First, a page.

Ironically, editorial content that has been subjected to rigorous gatekeeping protocols generates libellous commentary when uploaded it is uploaded on Facebook walls. In the hard copy version, this commentary would be treated like all letters to the editor and thoroughly edited to comply with all applicable laws and journalistic standards. That doesn’t happen with reader comments that are posted online and is problematic in one very important respect. At the end of the day, media houses are publishers and must take responsibility for content published on their servers. Interestingly, the government is also responsible for the media’s failure to police its websites. It would itself be hard put to explain why its own official Facebook wall is plastered with vulgar language.
Sunday Standard is a late-comer to the Facebook game and did so after both internal and external requests. The editor, Outsa Mokone, says that he was initially very reluctant to construct a Facebook wall for the paper because he feared that valuable real estate in the form of digital editorial acreage would be turned into a trash heap. The results are mixed. Some of the feedback – which can sparkle with searing wit and humour - is very useful and greatly enriches the journalism. On the other hand, there is also a whole platoon of keyboard commandos whose commentary is largely limited to industrial amounts of personal attacks, obscenity, vulgarity, profanity (including expletives and letters followed by dashes) and commercial promotion.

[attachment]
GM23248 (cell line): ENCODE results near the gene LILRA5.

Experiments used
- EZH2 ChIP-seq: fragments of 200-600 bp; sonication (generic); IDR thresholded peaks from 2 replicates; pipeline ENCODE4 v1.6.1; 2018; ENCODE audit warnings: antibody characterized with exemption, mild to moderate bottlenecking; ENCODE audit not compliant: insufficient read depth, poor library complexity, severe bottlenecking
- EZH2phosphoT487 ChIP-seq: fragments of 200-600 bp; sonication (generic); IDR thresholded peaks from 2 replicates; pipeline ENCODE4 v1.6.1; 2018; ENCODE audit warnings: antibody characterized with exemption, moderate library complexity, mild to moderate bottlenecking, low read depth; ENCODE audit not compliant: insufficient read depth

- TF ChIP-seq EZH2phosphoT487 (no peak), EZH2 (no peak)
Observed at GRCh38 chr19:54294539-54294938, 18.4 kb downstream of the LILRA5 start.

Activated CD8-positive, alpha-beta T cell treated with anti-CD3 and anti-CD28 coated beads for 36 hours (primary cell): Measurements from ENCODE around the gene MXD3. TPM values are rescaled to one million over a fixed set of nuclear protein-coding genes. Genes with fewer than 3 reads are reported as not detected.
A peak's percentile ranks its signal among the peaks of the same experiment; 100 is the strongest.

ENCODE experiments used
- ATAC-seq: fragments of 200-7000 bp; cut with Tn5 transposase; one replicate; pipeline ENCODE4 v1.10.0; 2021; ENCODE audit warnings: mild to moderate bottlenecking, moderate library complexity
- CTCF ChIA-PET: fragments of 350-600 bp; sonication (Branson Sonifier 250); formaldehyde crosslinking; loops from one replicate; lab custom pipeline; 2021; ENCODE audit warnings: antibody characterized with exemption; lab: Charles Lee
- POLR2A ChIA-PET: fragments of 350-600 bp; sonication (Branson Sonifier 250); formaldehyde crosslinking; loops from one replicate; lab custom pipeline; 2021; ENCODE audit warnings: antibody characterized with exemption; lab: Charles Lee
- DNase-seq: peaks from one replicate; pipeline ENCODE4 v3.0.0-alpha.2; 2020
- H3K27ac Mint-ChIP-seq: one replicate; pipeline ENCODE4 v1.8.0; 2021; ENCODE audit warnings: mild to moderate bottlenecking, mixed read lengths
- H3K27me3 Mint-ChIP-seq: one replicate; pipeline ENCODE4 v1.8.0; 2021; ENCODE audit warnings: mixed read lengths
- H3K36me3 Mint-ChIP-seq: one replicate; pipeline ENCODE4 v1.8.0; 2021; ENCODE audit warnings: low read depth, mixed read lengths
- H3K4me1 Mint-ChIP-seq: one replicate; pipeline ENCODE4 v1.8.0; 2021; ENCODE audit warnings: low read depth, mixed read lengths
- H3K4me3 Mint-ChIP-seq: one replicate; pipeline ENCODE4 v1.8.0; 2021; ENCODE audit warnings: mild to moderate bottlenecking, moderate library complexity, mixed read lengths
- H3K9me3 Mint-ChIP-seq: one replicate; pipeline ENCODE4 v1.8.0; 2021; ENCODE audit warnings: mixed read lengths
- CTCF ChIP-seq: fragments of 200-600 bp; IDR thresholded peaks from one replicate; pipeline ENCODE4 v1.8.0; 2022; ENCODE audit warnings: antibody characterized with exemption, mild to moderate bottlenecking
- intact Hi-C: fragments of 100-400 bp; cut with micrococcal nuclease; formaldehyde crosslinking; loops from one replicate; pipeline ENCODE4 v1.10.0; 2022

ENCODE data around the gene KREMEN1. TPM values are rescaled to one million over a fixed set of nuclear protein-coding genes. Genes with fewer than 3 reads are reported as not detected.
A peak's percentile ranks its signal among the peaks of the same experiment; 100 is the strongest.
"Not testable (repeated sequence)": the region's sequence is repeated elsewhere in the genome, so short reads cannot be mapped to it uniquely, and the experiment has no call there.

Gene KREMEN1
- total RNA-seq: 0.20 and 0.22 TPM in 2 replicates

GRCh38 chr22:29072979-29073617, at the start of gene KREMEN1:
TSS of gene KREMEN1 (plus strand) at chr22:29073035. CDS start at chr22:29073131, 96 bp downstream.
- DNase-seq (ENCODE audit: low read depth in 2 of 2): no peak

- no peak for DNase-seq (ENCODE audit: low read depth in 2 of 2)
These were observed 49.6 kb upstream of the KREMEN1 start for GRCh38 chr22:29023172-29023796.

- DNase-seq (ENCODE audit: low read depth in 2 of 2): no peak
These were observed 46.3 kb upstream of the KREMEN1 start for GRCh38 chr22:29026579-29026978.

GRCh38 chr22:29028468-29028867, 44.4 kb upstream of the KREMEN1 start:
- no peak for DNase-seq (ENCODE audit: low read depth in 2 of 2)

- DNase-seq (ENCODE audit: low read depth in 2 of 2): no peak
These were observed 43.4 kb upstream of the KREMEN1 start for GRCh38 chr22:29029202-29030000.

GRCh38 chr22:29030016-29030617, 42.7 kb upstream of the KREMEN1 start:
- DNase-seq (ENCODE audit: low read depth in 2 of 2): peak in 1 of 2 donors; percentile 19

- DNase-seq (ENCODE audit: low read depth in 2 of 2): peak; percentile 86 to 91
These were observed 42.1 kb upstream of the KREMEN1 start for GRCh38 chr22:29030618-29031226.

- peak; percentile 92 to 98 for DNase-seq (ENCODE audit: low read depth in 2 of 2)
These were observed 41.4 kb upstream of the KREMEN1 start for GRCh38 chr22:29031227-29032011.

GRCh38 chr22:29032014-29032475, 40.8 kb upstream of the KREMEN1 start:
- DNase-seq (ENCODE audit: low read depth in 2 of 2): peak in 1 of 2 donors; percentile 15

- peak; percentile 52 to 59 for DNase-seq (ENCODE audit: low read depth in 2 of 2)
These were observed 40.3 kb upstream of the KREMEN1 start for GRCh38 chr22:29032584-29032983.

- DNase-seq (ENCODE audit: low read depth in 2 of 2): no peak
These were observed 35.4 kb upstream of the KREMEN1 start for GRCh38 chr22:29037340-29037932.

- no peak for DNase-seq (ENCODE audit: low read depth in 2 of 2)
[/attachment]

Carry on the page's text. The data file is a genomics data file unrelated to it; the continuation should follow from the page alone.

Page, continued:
Word in the corridors of the National Assembly is that having themselves been subjected to defamatory trollery, MPs on both sides of the house are eager to pass a bill that will nip this problem in the bud. A bill becomes law after presidential assent and as he did with the electronic voting legislation, Khama can be awfully quick to assent to bills that he personally feels strongly about.
When it comes about, the Cyber and Computer-related Crimes Act will be very helpful in redefining freedom of speech for a largely conservative African society in the Internet age. Most importantly, in instances when trollery becomes the subject of a court case, that would present trolls with an opportunity to explain to both the court and society at large, how having access to an Internet-enabled ICT device gives them the right to insult others.